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A new report says Microsoft Copilot frequently offers false info to election questions

microsoft copilot

In the beginning of December, Microsoft announced that its Copilot AI chatbot, previously known as Bing Chat, had left the public preview stage and is now generally available. At the time, Microsoft said that "organizations and users can feel even more confident adopting it as part of their daily workflows."

However, research undertaken by two nonprofit groups that track how the use of AI impacts people and society found that Copilot frequently offers up false or incorrect information when asked about upcoming elections, in both the US and abroad.

Wired has a story on this research, which was conducted by AI Forensics and AlgorithmWatch, The groups asked Copilot questions from late August to early October about upcoming elections in Switzerland and Germany that were finally conducted in October

The story states:

In their study, the researchers concluded that a third of the answers given by Copilot contained factual errors and that the tool was “an unreliable source of information for voters.” In 31 percent of the smaller subset of recorded conversations, they found that Copilot offered inaccurate answers, some of which were made up entirely.

On its own, Wired asked Copilot questions about the upcoming 2024 US elections. It stated that when asked to give a list of the current Republican candidates for US President, the chatbot listed a number of candidates that had already pulled out of the race.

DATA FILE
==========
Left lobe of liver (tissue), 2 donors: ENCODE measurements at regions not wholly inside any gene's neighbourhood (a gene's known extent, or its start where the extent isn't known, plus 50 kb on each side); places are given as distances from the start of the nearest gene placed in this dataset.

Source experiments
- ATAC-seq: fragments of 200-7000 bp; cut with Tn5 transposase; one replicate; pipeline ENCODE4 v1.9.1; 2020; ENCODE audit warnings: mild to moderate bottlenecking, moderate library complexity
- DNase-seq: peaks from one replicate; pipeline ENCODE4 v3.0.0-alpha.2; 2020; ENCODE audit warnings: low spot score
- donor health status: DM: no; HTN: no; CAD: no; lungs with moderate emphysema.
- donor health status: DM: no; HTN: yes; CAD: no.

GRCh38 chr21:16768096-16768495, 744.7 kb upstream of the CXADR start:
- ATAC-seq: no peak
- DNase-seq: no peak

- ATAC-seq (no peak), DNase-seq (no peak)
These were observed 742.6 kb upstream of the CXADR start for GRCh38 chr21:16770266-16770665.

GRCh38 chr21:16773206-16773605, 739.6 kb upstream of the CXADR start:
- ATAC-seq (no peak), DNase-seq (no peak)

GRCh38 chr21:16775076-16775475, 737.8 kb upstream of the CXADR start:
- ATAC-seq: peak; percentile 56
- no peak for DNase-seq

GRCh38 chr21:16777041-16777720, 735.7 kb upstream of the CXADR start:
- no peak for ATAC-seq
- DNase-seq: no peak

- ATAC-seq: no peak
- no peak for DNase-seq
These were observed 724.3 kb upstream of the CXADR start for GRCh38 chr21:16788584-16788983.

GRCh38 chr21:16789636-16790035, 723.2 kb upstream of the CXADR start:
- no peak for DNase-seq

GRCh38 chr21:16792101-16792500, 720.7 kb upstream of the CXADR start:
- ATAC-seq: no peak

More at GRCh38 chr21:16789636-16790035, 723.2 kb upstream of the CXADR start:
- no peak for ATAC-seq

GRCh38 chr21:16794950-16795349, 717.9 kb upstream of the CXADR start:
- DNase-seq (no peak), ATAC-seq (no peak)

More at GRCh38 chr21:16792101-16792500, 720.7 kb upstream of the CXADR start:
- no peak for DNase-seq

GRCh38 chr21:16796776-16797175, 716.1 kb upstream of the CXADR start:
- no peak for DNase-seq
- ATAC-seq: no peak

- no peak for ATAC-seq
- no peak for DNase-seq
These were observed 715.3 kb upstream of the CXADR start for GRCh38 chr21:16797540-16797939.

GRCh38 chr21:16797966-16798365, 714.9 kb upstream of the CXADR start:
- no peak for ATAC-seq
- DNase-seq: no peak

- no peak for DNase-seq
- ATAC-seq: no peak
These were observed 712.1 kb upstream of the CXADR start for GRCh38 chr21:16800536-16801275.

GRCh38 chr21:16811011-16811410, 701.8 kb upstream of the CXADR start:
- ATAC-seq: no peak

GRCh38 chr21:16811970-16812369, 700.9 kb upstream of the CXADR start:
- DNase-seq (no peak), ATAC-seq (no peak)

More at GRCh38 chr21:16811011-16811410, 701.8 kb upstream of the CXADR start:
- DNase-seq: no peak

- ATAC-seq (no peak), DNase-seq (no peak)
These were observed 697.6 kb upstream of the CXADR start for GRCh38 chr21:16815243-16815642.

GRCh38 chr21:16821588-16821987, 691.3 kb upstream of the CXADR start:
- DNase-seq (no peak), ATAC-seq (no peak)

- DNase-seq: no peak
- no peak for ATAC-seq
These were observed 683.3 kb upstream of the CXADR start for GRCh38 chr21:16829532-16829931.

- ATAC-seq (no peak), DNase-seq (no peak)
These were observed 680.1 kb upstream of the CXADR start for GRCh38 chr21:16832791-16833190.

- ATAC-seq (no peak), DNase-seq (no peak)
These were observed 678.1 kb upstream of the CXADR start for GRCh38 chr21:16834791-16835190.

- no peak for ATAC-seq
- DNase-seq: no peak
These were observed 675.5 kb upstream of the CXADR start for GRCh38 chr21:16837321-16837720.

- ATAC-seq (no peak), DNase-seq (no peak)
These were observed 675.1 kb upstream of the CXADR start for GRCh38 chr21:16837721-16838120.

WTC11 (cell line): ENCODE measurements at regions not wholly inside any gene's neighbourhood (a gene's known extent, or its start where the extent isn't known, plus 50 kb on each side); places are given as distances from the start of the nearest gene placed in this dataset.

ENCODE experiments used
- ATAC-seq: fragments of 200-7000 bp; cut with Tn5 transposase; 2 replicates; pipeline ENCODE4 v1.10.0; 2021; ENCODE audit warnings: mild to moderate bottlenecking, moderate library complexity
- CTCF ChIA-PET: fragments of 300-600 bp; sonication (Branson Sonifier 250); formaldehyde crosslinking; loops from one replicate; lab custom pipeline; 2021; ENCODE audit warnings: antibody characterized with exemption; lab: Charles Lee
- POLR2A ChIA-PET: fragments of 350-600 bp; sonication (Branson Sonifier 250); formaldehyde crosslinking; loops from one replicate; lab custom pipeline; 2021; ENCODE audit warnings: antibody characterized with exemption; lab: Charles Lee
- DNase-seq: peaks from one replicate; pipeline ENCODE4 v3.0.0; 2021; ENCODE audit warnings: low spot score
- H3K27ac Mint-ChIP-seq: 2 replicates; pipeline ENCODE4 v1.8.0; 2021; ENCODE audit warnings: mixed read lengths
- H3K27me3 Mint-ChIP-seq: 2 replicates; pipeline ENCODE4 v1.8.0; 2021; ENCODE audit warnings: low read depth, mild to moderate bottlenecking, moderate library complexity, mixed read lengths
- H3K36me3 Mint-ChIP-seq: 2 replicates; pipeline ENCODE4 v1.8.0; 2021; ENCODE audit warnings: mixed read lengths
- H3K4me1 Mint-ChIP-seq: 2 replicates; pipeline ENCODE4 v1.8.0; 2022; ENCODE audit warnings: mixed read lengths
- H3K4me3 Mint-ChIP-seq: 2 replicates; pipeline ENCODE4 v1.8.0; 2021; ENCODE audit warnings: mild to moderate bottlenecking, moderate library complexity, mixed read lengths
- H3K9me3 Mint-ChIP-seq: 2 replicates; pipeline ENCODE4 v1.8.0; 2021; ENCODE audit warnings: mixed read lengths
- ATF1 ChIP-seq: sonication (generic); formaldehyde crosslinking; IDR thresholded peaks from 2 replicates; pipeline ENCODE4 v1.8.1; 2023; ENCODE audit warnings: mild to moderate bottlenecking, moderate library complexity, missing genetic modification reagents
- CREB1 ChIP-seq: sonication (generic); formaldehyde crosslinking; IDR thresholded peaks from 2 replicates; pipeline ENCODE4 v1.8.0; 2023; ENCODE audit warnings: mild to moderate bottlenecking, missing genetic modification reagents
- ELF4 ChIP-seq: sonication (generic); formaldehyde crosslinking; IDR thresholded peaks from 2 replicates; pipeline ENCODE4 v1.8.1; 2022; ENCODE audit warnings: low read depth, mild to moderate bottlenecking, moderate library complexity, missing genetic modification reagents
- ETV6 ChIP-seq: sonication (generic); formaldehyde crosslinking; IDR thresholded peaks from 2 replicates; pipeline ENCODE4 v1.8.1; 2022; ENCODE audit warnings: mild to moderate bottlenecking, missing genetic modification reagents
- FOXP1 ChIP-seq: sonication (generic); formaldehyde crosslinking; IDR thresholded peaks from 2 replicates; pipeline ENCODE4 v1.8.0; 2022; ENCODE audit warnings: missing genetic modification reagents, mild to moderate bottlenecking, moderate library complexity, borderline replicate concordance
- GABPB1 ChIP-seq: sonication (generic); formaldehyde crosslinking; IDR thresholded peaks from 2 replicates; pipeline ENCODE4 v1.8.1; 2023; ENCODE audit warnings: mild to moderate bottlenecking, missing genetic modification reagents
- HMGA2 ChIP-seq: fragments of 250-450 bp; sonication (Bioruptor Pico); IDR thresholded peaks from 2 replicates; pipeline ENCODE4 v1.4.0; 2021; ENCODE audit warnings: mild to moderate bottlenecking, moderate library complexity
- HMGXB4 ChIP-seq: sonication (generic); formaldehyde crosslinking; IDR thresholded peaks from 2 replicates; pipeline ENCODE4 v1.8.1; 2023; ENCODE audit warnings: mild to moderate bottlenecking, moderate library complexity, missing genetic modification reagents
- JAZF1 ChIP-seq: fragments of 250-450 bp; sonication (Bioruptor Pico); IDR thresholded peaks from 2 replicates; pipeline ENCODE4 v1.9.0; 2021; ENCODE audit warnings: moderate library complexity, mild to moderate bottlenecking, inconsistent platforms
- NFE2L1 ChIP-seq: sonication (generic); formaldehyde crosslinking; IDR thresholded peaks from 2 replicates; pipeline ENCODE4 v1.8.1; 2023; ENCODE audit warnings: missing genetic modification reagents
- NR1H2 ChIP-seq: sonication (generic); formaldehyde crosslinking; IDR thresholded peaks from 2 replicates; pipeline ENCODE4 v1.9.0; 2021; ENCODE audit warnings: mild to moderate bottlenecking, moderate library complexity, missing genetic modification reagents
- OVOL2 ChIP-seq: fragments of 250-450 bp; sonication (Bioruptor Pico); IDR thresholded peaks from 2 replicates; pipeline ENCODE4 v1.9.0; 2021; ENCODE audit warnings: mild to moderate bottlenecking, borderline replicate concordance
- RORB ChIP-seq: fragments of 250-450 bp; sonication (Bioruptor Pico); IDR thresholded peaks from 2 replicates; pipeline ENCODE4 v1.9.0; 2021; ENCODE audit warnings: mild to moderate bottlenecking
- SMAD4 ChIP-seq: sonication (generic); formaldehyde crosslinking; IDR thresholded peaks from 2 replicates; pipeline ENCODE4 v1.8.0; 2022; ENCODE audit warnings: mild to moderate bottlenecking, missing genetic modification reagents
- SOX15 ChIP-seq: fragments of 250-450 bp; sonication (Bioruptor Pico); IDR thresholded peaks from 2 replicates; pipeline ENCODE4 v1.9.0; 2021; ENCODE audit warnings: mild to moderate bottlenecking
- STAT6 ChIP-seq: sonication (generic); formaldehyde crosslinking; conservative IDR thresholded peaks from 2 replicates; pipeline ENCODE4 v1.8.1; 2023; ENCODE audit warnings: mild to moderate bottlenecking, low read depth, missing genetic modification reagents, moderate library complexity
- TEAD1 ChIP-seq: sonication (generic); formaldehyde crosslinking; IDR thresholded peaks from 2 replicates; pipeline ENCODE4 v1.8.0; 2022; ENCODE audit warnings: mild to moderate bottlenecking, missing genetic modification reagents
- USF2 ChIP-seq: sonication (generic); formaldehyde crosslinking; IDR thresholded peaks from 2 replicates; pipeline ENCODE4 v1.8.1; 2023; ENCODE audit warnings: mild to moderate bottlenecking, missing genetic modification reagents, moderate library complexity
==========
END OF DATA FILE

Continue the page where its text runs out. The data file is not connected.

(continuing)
In another example, Wired asked Copilot to create an image of a person at a voting box in Arizona. The chatbot replied it could not create such an image, but then it showed a number of other images linked to articles that had false conspiracy claims about the 2020 US elections.

The research firm that did the initial report in Europe sent their findings to Microsoft, The story stated that some improvements were made, but that Wired was still able to get Copilot to repeat many of the same false and inaccurate info to some of the same text prompts.

Microsoft spokesperson Frank Shaw offered a comment to Wired's story, stating that the company was taking action to improve Copilot's answers ahead of the 2024 US elections. Shaw added:

That includes an ongoing focus on providing Copilot users with election information from authoritative sources. As we continue to make progress, we encourage people to use Copilot with their best judgment when viewing results. This includes verifying source materials and checking web links to learn more.

There are already fears of misinformation and "deep fake" content being made by people using AI apps and services in efforts to influence upcoming elections. It remains to be seen if Microsoft will be able to keep that kind of content out of Copilot in the months ahead.

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